Date of Graduation


Document Type


Degree Name

Doctor of Philosophy in Business Administration (PhD)

Degree Level





Jonathan Johnson

Committee Member

Alan Ellstrand

Second Committee Member

Jason Ridge

Third Committee Member

Hansin Bilgili


Interorganizational Networks, network theory, resource dependent theory, Strategic Alliances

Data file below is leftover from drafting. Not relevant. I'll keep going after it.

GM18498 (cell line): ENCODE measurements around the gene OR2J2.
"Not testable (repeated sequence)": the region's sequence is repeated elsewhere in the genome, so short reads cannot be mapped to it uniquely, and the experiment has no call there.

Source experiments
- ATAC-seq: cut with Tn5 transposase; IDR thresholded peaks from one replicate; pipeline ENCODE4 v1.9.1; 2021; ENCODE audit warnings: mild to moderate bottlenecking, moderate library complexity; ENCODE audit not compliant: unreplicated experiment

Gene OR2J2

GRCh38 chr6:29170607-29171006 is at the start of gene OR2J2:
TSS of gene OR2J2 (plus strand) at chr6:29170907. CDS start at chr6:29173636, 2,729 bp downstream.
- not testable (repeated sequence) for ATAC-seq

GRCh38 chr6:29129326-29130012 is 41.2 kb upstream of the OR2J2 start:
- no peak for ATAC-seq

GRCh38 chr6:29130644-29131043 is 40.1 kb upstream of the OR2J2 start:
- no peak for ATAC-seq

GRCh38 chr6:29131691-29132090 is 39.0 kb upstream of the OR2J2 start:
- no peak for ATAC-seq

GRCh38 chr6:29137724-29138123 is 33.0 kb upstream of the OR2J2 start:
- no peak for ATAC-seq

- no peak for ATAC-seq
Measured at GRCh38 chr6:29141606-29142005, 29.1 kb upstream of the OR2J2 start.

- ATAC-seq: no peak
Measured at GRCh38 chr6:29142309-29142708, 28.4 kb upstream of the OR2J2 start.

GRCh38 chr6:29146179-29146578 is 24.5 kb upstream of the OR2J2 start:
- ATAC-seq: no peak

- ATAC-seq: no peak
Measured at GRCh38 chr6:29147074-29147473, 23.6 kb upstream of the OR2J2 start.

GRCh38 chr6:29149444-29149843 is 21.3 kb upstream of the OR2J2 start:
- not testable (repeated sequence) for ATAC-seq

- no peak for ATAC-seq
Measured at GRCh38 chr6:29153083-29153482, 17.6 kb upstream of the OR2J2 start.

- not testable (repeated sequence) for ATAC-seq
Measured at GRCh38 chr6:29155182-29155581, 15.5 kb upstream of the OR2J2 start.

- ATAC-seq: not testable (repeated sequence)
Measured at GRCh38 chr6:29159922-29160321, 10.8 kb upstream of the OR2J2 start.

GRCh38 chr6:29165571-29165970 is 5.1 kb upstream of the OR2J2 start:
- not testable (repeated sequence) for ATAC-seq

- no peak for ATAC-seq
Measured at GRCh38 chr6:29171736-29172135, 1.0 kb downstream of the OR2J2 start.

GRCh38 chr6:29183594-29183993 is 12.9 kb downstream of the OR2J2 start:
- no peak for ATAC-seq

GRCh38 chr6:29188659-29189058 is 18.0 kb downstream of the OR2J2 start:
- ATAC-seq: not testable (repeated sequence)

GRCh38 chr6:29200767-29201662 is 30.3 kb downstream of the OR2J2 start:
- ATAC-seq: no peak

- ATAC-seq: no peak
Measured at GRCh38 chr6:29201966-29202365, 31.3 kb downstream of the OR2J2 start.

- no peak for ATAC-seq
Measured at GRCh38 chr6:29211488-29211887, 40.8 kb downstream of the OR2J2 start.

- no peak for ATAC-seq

Researchers often rely on social network theory to understand both the structural antecedents and outcomes of strategic alliances. However, many alliance studies only emphasize the existence of a tie and rarely theorize further about their efficacy. This failure to consider the role and variation of content in alliance ties (e.g. resource commitment, trust, information exchange) may hinder the application of various network theories at the interorganizational level. Further, interorganizational network studies have largely neglected the role of the external environment, or context, in interfirm collaboration and often fail to consider how the external environment shapes firm network actions and outcomes. Thus, interorganizational network research should consider both tie content—the type of tie(s) formed between firms—and tie context—the external environment as a network level exogenous factor—in interorganizational network research theory building. In chapter 1, I introduce and test a multilevel, environmental contingency approach to strategic alliance networks that integrates both tie content and context to explain how optimal network structure develops over time and how firms can expect to derive network benefits. In doing so, I show that organizations must carefully consider both the nature of their ties and the competitive context in which these firms reside. I test this framework in a series of two studies in chapters 2 and 3. In chapter 2, I explore how key network exogenous factors, namely institutional context and the task environment, influence alliance partner selection strategies. In chapter 3, I integrate tie content, strategic alliance governance structure and status asymmetry, to explore how these two factors jointly interact with the external environment to influence the legitimacy outcomes of firms. I show that both alliance partner selection strategies and whole network level external factors largely influence potential firm partnering outcomes. In doing so, this study introduces an integrated environmental contingency and tie context-centric approach to network theory, answering calls in the literature for a more fine-grained approach to social networks in the interorganizational context.